Tag Archives: Nighthawk Books

The bookstore at the end of the universe

The snowstorm, which had slacked off late in the afternoon, started building in intensity once again right about dinnertime. The streetlights developed halos of snow and ice pellets, and the passing cars sounded more like boats than wheeled vehicles. Then just before 8 p.m., I went back to the kitchen to start another pot of coffee. When I turned one of the taps, all I got was a hollow, gurgling sound. No water.

My first thought was that I’d somehow messed up and let the pipes freeze. So I called the Pad Thai restaurant across the Avenue. The woman in charge was beside herself — they’d lost their water, too. Hard to run a restaurant without water. After about five minutes, the restaurant’s “Open” sign went out and suddenly Nighthawk Books was the only business open on the Avenue between Dunkin Donuts and the supermarket two blocks thataway.

I was thinking about locking up for the night. Brosna, a group playing traditional Irish music, was supposed to perform, but I hadn’t gotten any e-mails from them and the roads were getting risky. But they are dedicated people, and a little after 8 p.m. they showed up to play, storm or no storm.

Better still, there was an audience: two women, one from town, the other from Piscataway — one town over, but not so close that one would drive over from there on a bad night without giving the matter some serious thought. It was probably the smallest audience Brosna has ever played for, but I doubt many others could have matched it for attentiveness and enthusiasm. For the next 90 minutes or so we were a lovely island of light, warmth, and music on a dark street full of snow and ice.

But the storm wasn’t letting up, and the roads were still bad, so the band packed up a little past 10 p.m. I followed everyone out the door in order to unplug the exterior lights. I took a last look up and down the Avenue. Taking a note from Douglas Adams, I dubbed it the bookstore at the end of the universe. Then I turned off the lights and got the shovel and sidewalk salt into position for the morning, when it would be time to move all the glop out of the way.

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‘Snacks’ time

One of the shows we hosted at the bookstore, “Snacks Live,” is covered in this video clip. You get some nice looks at the store (though we’ve since whacked away the shrubbery in front of the building) and you get a hint of how much fun the kids had that morning.

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Too bad I don’t have cable

But, then again, that’s why God invented the DVD box set. As soon as Treme comes out in one, I’m adding it to The Awesome Nighthawk Books DVD Archive.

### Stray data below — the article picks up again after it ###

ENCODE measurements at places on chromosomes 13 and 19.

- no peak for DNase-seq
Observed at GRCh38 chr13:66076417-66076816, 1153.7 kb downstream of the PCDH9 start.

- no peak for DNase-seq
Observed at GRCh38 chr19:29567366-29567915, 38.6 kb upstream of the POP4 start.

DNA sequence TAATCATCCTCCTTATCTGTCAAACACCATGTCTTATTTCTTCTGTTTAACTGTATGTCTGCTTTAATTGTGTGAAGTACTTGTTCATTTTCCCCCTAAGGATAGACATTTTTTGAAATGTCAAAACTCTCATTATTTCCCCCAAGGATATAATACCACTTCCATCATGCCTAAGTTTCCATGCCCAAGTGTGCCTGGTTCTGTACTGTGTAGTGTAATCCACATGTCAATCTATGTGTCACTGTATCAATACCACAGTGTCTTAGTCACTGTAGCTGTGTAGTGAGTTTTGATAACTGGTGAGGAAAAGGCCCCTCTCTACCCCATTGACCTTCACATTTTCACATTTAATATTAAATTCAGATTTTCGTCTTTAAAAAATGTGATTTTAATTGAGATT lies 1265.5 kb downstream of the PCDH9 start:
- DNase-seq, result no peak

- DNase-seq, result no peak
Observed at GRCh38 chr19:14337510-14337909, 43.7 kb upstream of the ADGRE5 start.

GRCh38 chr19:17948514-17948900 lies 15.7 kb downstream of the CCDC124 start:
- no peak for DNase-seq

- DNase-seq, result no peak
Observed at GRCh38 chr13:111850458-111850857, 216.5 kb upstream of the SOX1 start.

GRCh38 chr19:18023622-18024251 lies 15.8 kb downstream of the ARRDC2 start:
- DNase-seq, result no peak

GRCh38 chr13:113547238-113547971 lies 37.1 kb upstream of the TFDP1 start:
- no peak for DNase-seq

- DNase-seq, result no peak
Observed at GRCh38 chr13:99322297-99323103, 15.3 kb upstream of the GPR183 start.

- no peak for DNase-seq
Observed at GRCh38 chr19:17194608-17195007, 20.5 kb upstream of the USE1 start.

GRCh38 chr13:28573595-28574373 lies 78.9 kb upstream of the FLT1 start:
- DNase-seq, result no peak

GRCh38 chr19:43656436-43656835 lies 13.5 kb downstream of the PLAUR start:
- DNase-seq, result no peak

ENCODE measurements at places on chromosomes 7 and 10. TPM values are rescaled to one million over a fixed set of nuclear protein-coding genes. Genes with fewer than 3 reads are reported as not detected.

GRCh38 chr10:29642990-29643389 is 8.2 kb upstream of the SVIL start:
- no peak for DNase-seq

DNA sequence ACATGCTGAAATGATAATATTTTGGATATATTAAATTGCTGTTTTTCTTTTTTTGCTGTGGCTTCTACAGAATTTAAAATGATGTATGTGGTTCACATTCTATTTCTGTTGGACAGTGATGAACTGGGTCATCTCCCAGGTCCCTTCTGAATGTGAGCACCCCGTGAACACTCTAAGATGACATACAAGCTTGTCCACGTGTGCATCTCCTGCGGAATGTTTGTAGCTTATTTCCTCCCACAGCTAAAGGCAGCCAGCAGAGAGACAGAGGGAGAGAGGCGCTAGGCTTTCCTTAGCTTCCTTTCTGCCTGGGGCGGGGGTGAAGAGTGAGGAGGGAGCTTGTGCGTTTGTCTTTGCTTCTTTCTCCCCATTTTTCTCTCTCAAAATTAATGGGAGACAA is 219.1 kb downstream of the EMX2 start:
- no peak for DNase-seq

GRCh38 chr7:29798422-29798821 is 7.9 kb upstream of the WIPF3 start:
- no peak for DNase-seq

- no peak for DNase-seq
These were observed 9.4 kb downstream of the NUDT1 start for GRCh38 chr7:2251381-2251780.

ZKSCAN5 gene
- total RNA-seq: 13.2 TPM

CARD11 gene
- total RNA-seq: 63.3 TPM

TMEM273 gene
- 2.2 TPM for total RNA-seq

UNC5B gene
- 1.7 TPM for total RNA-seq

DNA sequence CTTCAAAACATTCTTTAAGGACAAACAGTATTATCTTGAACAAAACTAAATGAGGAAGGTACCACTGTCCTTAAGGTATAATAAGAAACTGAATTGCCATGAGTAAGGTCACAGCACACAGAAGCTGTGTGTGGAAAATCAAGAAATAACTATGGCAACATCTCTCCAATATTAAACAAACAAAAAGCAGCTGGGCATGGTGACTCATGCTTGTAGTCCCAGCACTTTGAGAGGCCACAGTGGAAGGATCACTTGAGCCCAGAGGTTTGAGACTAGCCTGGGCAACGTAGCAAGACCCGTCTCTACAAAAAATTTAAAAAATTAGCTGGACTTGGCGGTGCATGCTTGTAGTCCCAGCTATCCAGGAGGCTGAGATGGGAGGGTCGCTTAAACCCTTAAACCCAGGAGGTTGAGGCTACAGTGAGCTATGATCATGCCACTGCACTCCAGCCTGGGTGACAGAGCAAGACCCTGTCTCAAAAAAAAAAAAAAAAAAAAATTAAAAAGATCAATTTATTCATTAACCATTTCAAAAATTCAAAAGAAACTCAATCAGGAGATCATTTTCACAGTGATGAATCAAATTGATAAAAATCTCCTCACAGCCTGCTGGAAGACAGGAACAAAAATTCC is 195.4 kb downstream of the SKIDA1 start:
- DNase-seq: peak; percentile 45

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New life, week one

So here I am at the end of the first week of my new life a a merchant, and I have to say I like it. It hasn’t been a restful week, but so far this agrees with me. The town has been without a bookstore for so long that people are greeting Nighthawk Books with open arms. It’s really been nice.

I stayed open during the Wednesday night snowstorm and had the main street more or less to myself, though the local Carvel tried to make a go of it for a few hours. The store attracted a steady stream of cabin-fever sufferers, who watched the flakes fall from the comfort of the window coffee bar. After the rush ended and the store emptied out with two hours to go before midnight, the place started to feel weird.

Then the Charlie Brown’s up the block closed and suddenly my store was full of interesting, tipsy people. A pleasantly drunk guy on his way to the Philly airport (good luck with that) had just finished The Ginger Man and wanted something in the same ballpark for the flight to Georgia. I ended up selling him a copy of Lucky Jim by Kingsley Amis,  after a long chat about Kurt Vonnegut.

The Tuesday opening was a “soft” opening. This Saturday, Feb. 20, will be our all-day grand opening. So far I’ve lined up readings by Mary McAvoy (author of Love’s Compass), Jeffrey Cohen (author of several mysteries) and plenty more besides.

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Here we go

Nighthawk Books opens today at noon. That’s 212 Raritan Avenue, downtown Highland Park, N.J. We’ll be open from noon to midnight, Tuesday through Sunday.

Naturally, there are about ten thousand things I should have nailed down by now, but the past two months have already been a blur of ceaseless work. Time to put this operation on its feet and see how it goes.

If you’re in the area, come on by and say hello.

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Sign o’the times

So now it’s official. Yesterday the white paper came down off the windows so the sign guys could apply the lettering. The results are there for all to see at 212 Raritan Avenue. 

Here’s what the view is like from the big blue coffee bar inside the front window.

I had hoped to be ope this weekend, but the wheels of local and county regulators have been turning rather slowly. Now it looks like Saturday, Feb. 6, will be the magic day.

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